The First Sport Utility Vehicles

This post could be considered an update to the previous Flashback Friday post.  Over at Pure Florida there is a surfer guy who expressed an interest in the woody shown in the background of a couple of the pictures I had posted.  Had I known, I would have featured a good photo of the vehicle, so Florida Cracker, this is for you.

1946 Ford Super Deluxe Woody Station Wagon

This is a 1946 Ford Super Deluxe Woody Station Wagon.  To be more accurate, it is a highly modified 1946 Ford Super Deluxe Woody Station Wagon, unlike what you would have purchased from your local Ford dealer back in 1946. This was one of the finest regularly driven customized woodies I have ever seen.

Prior to the mid 1930’s, wood was a more economical material to use in the fabrication of automobiles than steel.  Many vehicles utilized wood in the chassis framework as a structural component, upon which steel body assemblies would be built.  Eventually, a small number of automobiles began to shed portions of the steel body in favor of all wood exposed body panels.  Besides the material cost considerations, there was another dynamic at work.  Prior to common adaptation of the automobile as our standard mode of transportation, this country traveled by horse-drawn carriage.  As the automobile gained in affordability and popularity, there were many craftsmen skilled in the methods of woodworking used to manufacture the carriages that lost their livelihood.  By transferring their skills to the automobile industry, many regained employment building the wooden body parts for this new breed of vehicle which we now call a woody.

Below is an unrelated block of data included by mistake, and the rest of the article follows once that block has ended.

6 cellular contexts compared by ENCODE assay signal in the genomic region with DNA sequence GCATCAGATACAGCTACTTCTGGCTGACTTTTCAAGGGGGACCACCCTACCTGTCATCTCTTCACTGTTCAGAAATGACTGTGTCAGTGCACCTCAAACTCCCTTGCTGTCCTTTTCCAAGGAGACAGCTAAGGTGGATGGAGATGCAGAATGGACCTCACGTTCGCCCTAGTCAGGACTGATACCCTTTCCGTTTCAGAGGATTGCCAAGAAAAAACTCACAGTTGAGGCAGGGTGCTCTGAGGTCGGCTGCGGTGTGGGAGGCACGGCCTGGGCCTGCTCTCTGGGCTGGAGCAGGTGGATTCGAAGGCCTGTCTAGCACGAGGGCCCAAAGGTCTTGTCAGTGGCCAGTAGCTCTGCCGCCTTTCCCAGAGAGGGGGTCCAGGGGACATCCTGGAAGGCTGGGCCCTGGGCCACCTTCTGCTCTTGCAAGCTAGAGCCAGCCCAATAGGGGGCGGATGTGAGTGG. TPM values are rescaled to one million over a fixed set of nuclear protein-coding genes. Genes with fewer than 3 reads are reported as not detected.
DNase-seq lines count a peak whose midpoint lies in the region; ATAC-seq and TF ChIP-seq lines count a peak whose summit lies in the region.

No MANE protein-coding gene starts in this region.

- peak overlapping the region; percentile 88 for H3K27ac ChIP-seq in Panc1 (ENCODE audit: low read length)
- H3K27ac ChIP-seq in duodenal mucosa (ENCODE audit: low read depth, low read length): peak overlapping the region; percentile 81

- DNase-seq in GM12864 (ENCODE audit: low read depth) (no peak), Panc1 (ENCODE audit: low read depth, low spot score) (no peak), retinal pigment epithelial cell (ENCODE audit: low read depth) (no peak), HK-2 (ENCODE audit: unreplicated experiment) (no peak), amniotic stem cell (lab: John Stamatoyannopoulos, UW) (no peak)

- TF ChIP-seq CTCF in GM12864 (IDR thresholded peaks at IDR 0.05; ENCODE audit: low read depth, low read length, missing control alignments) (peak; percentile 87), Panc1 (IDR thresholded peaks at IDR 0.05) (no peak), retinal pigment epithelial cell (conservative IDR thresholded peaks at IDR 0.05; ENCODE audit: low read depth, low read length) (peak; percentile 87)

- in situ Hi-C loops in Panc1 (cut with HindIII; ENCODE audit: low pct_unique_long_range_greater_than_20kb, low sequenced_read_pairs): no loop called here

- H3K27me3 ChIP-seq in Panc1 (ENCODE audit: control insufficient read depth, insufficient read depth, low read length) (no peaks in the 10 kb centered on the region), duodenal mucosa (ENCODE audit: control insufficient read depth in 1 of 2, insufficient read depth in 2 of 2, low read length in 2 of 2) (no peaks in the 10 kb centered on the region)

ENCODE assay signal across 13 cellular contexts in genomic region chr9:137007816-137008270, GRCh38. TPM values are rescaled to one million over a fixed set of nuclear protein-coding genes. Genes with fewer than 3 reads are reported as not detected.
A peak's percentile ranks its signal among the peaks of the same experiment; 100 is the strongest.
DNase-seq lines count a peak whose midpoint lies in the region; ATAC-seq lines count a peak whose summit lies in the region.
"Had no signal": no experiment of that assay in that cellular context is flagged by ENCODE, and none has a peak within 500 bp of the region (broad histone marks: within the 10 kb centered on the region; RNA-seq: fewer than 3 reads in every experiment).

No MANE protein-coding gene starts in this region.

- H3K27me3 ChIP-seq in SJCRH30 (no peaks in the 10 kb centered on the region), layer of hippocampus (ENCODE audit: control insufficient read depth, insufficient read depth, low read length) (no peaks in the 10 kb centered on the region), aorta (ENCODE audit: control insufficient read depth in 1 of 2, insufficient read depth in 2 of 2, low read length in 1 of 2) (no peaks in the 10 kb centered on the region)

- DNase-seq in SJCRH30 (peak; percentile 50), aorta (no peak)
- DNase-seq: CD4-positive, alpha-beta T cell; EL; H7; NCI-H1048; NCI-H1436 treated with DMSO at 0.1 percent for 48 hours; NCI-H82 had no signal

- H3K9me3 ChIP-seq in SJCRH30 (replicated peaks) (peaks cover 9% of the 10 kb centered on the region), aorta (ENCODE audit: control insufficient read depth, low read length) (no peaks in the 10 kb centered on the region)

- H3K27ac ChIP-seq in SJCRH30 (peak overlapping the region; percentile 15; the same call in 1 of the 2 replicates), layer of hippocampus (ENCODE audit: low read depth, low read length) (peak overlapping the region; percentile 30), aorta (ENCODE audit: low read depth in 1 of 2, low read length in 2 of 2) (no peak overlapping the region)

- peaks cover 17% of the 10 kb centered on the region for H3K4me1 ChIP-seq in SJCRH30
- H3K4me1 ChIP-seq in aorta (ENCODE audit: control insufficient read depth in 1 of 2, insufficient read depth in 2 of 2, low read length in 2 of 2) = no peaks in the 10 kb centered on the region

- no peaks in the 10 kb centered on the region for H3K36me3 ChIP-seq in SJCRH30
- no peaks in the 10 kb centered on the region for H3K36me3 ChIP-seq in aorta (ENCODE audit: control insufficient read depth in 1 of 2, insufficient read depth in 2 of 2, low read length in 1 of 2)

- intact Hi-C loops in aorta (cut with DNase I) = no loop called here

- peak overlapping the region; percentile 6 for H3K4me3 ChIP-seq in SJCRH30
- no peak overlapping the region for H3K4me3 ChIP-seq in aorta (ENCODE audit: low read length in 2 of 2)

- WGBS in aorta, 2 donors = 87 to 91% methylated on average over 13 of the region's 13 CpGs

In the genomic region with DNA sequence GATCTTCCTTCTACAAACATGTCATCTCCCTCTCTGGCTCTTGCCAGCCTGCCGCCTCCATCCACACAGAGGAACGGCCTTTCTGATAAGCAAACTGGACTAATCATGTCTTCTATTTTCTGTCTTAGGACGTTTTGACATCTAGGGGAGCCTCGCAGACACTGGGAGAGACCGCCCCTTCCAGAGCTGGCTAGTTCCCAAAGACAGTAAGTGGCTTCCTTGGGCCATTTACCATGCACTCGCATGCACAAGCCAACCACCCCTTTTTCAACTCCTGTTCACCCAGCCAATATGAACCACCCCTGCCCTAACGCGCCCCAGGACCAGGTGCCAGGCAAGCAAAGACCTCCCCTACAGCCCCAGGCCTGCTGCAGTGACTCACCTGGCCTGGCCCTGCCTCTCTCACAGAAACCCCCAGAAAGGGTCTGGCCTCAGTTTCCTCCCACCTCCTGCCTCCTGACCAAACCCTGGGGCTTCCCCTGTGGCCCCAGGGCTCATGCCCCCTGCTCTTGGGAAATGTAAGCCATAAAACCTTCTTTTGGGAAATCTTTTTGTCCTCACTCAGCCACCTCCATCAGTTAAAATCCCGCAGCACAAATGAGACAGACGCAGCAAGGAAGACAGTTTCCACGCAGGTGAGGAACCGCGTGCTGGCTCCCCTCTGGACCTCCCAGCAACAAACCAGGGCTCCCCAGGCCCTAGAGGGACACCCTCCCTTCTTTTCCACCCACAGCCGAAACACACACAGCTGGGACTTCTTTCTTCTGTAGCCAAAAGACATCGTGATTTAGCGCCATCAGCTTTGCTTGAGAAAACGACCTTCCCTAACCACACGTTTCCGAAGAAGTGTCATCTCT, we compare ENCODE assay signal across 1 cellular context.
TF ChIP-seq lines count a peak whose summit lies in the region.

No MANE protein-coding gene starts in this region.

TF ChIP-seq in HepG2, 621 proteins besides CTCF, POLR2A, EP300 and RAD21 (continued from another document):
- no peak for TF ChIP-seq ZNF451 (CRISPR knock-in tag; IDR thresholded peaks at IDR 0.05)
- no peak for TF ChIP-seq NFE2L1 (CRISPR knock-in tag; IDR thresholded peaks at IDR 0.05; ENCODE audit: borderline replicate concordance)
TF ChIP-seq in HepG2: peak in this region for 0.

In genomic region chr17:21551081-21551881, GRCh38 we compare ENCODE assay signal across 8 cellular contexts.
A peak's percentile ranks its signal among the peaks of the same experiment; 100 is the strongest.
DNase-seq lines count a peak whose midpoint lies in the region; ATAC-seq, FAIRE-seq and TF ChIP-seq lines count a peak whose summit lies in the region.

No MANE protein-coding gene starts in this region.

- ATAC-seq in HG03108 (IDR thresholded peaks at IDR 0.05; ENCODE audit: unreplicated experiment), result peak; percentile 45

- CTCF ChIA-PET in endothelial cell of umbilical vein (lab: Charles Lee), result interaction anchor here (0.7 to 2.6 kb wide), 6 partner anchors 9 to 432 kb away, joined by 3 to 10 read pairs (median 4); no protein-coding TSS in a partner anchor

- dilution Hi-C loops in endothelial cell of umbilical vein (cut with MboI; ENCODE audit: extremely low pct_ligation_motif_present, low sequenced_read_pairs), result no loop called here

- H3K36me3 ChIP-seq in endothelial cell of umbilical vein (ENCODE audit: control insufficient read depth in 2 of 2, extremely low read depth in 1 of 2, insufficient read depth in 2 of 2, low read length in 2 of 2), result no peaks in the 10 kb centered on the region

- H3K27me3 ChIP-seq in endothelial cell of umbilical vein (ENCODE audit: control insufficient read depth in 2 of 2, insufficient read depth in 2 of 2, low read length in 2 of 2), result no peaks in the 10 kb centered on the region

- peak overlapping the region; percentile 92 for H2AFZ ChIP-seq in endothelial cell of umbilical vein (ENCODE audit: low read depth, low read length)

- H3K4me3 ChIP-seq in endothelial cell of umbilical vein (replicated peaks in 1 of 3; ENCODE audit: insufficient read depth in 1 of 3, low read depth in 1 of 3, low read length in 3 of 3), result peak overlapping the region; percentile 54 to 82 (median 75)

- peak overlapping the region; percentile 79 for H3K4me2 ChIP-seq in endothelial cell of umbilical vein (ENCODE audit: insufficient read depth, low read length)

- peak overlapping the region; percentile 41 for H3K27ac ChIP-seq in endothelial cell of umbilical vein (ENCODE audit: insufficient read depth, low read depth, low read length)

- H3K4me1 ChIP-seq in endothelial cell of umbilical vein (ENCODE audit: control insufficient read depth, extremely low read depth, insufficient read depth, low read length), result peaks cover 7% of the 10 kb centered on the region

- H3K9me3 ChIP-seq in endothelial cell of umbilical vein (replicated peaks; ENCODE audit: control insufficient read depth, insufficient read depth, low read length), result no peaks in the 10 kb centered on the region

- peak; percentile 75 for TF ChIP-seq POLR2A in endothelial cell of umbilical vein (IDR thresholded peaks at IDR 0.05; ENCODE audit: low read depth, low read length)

The original derivation of the term station wagon has interesting roots.  Prior to World War 2, there was no such thing as common commercial air travel.  Substantially all long distance travel in America was done by train.  Passengers needed transportation from hotels and private residences to the local train station to embark on their journeys.  Cabbies, or hacks, began to alter regular automobiles by rebuilding and extending the rear trunk sections to hold the large amounts of baggage that was being hauled to the train station.  This is where the term “station wagon” comes from.  They were also referred to as “depot hacks”, but this term did not stick, so we are left with today’s usage of station wagon.

1946 Ford Super Deluxe Woody

There is much nostalgia regarding the woody as THE wheels for surfers in America.  Contrary to common recollection, the woody was originally chosen by surfers for two simple reasons.  First, they were cheap in the late fifties and early sixties.  While some authentic wood paneled vehicles were produced after WWII (including this 1946 Ford), it was increasingly more economical to produce vehicles entirely from steel.  Since domestic automobile production came to a virtual standstill during the war years, it can be inferred that most woodies were produced prior to 1941.  Therefore, by the late fifties and early sixties, most of the wooden autos still in existence were at least 20 years old.  If you have ever seen an unmaintained woody, you will understand that in 1960, prior to their nostalgia induced popularity, a woody could be purchased for a paltry sum of money.